The Reserve Bank of India’s key policy repo rate was raised by 50 basis points on Friday, the third increase in as many months to cool stubbornly high inflation.
With June retail inflation hitting 7 per cent, economists polled by Reuters had expected another rate hike, but views were widely split between a 25 bps move or a 50 bps increase.
The monetary policy committee (MPC) raised the key lending rate or the repo rate to 5.40 per cent.
The Standing Deposit Facility rate and the Marginal Standing Facility Rate were accordingly adjusted higher by the same quantum to 5.15 and 5.65 per cent, respectively.
The RBI caught markets off guard with a 40 bps hike at an unscheduled meeting in May, followed by 50 bps increase in June, but prices have shown little sign of cooling off yet.
With inflation seen holding above the top of the central bank’s 2-6 per cent tolerance band for at least the rest of 2022, more rate hikes in coming months are all but inevitable, economists say.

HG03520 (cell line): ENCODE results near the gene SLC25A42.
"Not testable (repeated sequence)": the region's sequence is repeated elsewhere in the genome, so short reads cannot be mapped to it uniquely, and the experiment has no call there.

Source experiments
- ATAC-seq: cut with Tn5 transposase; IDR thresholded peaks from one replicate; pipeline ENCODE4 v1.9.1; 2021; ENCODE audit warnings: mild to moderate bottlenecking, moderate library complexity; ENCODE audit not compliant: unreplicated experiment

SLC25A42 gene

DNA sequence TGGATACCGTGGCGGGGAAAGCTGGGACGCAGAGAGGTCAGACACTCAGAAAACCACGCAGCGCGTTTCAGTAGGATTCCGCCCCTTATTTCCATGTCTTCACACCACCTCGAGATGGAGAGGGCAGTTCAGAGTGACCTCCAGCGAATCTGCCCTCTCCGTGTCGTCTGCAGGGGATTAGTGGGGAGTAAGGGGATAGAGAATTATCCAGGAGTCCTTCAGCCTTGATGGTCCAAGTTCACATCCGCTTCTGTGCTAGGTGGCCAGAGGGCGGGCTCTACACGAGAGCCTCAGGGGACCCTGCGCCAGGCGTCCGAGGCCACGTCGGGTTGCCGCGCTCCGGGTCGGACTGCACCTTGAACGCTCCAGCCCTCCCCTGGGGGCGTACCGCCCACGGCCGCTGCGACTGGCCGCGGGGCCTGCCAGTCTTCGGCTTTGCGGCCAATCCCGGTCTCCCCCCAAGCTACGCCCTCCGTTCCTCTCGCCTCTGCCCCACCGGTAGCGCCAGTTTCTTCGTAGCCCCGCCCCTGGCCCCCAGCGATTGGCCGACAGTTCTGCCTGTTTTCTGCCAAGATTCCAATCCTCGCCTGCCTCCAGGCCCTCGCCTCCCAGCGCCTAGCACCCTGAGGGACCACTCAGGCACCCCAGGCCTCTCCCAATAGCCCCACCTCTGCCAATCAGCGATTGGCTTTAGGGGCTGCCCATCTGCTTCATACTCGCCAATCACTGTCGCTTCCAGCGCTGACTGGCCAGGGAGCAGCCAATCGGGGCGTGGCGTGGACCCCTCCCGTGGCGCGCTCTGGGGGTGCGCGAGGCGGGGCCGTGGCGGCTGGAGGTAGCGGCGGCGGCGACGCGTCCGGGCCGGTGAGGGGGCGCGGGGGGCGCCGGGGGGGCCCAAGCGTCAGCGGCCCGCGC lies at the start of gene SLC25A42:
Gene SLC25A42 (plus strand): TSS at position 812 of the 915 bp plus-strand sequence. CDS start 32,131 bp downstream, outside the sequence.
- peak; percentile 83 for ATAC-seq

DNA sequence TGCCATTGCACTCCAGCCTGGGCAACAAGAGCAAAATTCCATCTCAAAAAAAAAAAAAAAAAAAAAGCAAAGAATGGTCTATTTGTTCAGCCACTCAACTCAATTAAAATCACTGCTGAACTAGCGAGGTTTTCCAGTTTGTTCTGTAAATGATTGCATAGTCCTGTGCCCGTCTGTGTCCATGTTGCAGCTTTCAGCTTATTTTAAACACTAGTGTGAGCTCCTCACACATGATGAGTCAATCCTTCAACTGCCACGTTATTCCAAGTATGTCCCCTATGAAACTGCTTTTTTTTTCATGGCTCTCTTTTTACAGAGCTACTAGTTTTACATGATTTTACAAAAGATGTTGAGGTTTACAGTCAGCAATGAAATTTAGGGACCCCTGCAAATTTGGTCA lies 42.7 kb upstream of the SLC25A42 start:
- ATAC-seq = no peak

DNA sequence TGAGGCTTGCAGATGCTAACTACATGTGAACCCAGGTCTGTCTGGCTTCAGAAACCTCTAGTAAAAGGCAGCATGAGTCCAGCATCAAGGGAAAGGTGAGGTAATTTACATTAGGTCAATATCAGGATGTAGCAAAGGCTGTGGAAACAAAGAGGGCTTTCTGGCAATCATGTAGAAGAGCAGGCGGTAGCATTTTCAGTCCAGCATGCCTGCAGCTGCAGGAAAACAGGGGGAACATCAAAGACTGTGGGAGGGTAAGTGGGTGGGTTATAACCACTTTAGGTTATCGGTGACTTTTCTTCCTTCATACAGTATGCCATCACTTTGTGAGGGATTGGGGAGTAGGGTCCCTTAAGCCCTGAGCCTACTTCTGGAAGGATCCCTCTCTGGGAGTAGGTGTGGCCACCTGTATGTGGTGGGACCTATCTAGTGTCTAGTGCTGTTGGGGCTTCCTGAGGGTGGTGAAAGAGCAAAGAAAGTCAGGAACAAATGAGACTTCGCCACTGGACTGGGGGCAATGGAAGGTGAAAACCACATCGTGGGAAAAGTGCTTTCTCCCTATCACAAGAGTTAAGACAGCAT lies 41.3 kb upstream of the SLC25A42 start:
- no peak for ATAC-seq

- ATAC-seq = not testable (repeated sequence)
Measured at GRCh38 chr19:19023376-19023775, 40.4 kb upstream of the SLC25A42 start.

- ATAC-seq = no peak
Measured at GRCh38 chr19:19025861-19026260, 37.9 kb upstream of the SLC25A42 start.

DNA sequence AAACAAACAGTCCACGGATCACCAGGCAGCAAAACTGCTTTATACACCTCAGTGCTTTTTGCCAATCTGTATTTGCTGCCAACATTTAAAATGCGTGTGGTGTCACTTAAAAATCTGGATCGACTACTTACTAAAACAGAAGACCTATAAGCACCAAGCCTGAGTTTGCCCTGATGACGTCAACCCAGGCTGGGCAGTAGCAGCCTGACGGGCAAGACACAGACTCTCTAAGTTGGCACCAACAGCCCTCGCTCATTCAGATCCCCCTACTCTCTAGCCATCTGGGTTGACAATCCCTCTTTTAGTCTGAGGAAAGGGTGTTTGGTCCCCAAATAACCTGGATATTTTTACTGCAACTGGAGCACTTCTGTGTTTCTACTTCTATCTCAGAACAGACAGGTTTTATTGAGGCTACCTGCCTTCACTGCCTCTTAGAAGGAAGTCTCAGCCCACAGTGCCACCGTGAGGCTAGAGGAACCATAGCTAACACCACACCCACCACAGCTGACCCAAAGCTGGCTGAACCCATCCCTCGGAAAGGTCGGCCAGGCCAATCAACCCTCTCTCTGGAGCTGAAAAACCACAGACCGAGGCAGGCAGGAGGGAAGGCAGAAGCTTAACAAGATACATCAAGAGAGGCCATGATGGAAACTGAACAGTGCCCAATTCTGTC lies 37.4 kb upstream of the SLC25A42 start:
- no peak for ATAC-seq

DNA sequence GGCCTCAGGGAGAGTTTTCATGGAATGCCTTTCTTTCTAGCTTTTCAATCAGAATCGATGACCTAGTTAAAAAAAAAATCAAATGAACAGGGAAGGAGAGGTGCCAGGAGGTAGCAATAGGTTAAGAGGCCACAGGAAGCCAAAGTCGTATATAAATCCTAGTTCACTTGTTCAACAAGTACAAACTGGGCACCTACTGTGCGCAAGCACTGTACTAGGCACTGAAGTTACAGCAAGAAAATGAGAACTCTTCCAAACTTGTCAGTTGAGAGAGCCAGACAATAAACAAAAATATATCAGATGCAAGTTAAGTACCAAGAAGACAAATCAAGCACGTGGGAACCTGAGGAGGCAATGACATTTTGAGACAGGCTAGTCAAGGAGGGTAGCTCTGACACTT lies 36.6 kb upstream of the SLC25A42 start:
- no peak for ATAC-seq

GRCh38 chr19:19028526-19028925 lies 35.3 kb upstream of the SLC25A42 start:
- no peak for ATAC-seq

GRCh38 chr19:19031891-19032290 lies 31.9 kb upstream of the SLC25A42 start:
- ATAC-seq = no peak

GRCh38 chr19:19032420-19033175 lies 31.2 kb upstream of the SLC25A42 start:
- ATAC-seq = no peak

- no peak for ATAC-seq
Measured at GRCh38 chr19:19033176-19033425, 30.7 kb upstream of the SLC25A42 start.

The price spikes have hammered consumer spending and darkened the near-term outlook for India’s economic growth, which slowed to the lowest in a year in the first three months of 2022
“With inflation expected to remain above the upper tolerance threshold in Q2 and Q3 of the current financial year, the MPC stressed that sustained high inflation could de-stabilise inflation expectations and harm growth in the medium term,” RBI Governor Shaktikanta Das said while announcing the policy decision.
“The MPC therefore judged that further calibrated withdrawal of monetary policy accommodation is warranted to keep inflation expectations anchored and contain the second round effects,” he added.
Das said the decision to increase rates was a unanimous one.
Traders are now awaiting the RBI governor’s comments on the outlook for liquidity in the banking system and any hints on the pace of tightening going ahead.
The benchmark 10-year bond yield climbed after the RBI’s decision and was at 7.2317 per cent at 0445 GMT. It had declined to 7.1073 per cent earlier on Friday after ending at 7.1516 per cent on Thursday.
The partially convertible rupee firmed slightly to 78.99 per dollar, from 79.16 prior to the policy decision. The local unit had closed at 79.4650 in the previous session.
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